8. April 14, 1983: Heavy snow tears through the Metrodome roof and forces the only postponement of a baseball game in the facility’s history, sending the Twins and California Angels home for the day.
7. April 30, 2001: Even though it’s been four years since the once-popular, now-vilified Chuck Knoblauch was granted his wish and traded from Minnesota to New York, he gets his harshest treatment yet at the Metrodomebecause the one-time second baseman, suddenly inflicted with an inability to make a simple throw to first, is placed in left field, making him an easy target for Twin fans saddled with long memories. Anything and everything is thrown his way from out of the stands, nearly leading to a forfeit of the game; 40 fans are ejected, and the Twins go on to win, 2-1 behind a complete game performance from Brad Radke.
6. October 1, 2006: After losing the first two games of a critical season-ending series against the Chicago White Sox, the Twinsbehind Carlos Silva, of all pitcherstame the Sox, 5-1, while Detroit loses at Kansas City to give Minnesota, after a miserable start to the season, the AL Central title on the only day of the year it has a sole divisional lead. (Could this be a blueprint for 2009?)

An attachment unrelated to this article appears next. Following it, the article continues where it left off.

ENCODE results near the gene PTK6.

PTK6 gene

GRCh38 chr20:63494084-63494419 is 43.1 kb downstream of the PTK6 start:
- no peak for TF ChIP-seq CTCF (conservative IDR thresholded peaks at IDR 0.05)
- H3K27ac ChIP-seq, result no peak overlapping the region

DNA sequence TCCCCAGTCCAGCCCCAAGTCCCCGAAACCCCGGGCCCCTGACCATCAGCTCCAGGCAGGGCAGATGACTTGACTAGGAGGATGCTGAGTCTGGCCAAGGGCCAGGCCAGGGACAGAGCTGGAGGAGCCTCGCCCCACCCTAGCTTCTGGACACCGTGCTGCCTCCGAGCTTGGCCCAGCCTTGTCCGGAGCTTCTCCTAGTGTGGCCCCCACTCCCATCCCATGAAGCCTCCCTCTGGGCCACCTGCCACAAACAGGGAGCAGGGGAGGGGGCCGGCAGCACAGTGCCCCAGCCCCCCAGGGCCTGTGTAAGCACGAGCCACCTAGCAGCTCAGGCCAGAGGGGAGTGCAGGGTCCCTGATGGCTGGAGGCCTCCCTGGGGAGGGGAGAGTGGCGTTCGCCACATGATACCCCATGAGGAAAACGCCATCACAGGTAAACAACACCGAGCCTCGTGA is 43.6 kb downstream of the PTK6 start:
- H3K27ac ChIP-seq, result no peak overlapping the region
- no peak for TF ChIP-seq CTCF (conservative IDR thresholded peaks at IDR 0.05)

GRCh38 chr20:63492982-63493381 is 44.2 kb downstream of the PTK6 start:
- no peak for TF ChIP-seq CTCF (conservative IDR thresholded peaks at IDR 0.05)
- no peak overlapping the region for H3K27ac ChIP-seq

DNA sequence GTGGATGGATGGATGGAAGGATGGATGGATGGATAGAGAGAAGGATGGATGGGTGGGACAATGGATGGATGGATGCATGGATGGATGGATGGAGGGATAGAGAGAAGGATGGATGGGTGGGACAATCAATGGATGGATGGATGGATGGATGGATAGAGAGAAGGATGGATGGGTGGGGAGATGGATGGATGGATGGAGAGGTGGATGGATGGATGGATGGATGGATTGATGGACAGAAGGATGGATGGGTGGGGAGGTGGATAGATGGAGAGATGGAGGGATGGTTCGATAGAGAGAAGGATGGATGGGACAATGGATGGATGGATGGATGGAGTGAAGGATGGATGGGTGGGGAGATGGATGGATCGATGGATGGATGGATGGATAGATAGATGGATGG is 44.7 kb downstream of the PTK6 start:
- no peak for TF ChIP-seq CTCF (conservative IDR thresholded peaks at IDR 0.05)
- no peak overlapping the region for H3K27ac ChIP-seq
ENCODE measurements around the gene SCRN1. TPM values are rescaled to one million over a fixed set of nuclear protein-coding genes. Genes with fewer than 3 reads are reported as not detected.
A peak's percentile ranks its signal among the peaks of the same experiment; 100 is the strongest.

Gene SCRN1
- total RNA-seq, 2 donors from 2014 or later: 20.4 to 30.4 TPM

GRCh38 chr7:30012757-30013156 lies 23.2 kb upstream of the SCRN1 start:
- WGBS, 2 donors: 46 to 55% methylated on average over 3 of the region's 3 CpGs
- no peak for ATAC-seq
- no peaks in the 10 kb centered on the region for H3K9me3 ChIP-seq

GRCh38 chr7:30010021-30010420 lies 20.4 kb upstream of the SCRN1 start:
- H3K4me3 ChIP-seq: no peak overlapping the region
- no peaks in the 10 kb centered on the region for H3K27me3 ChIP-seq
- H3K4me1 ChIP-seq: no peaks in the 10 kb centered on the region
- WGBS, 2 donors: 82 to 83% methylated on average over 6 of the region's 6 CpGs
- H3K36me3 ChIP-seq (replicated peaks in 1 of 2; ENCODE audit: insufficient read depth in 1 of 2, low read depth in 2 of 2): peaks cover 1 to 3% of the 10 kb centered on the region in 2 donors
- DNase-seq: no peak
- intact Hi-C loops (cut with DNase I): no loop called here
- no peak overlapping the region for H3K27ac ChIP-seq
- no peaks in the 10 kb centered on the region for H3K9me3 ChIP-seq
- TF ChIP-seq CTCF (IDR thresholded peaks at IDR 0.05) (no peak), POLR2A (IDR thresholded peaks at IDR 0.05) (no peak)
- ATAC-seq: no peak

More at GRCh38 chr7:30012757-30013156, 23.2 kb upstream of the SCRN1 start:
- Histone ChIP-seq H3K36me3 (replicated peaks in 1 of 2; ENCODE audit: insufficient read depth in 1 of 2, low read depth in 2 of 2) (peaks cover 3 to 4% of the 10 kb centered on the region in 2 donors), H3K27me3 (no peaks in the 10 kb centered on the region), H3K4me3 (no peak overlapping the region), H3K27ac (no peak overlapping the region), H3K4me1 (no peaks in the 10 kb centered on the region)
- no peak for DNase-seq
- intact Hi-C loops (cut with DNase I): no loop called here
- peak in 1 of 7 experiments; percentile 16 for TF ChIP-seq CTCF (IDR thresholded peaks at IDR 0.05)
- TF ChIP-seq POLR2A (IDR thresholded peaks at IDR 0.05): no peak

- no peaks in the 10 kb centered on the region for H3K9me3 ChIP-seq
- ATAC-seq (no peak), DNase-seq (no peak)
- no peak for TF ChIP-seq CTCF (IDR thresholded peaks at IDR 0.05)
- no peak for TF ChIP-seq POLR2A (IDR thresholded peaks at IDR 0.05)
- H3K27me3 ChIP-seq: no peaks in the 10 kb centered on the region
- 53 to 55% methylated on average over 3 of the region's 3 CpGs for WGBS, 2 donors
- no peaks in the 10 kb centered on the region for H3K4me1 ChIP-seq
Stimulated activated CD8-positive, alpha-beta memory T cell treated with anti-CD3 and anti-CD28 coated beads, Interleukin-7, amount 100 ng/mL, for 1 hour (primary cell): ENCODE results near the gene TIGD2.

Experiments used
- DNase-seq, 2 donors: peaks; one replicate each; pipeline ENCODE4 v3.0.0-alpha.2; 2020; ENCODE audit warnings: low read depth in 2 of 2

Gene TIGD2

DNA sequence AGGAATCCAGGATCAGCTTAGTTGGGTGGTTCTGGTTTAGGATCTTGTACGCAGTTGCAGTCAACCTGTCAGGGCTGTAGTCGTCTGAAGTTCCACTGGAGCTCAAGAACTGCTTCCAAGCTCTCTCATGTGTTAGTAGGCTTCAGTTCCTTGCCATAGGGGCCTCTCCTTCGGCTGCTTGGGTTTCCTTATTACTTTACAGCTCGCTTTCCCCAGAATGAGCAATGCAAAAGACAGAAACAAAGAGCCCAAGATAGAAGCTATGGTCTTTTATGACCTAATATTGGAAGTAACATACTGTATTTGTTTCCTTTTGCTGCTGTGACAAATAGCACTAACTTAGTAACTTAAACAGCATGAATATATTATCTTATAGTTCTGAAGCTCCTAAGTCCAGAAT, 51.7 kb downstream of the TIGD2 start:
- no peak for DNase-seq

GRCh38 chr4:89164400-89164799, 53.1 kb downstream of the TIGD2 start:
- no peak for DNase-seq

5. October 9, 2004: In Game Four of the ALDS against the Yankees, the Twins own a four-run lead and are six outs away from a winner-take-all Game Five back at New Yorkwith Johan Santana slated to start for the Twins. But Ruben Sierra’s three-run homer caps a four-run, eighth-inning outburst and, in the 11th, Alex Rodriguez scores on a wild pitch after earlier doubling to knock the Twins out of the postseason, 6-5.
4. May 4, 1984: Dave Kingman, for whom no ballpark was too big, sends a soaring pop fly that finds reaches the roof of the Metrodomeand is never seen again. Kingman is given a ground rule double, but the Twins defeat Oakland, 3-1.
3. October 25, 1987: In Game Seven of a raucous World Series against St. Louis, the Twins come from an early 2-0 deficit to topple the Twins and win their first championship in 63 years, ending a much-talked about campaign in which the Twins were awful on the roadbut unbeatable at the Metrodome.
2. October 26, 1991: Trailing 3-2 in the World Series against Atlanta, the Twins keep force Game Seven thanks to the definitive performance of Kirby Puckett, who triples in one run, sacrifices in another, makes a patented over-the-wall catch (robbing Ron Gant of a home run) and ends the game in the 11th inning with a leadoff, walk-off homer of his own.
1. October 27, 1991: We love Puckett, and many of you may disagree with our number one choice on this list, but Jack Morris’ 10-inning, 1-0 shutoutdone on three days’ restto cap the Twins’ second world championship in five years ranks as one of the great pitching performances in baseball history.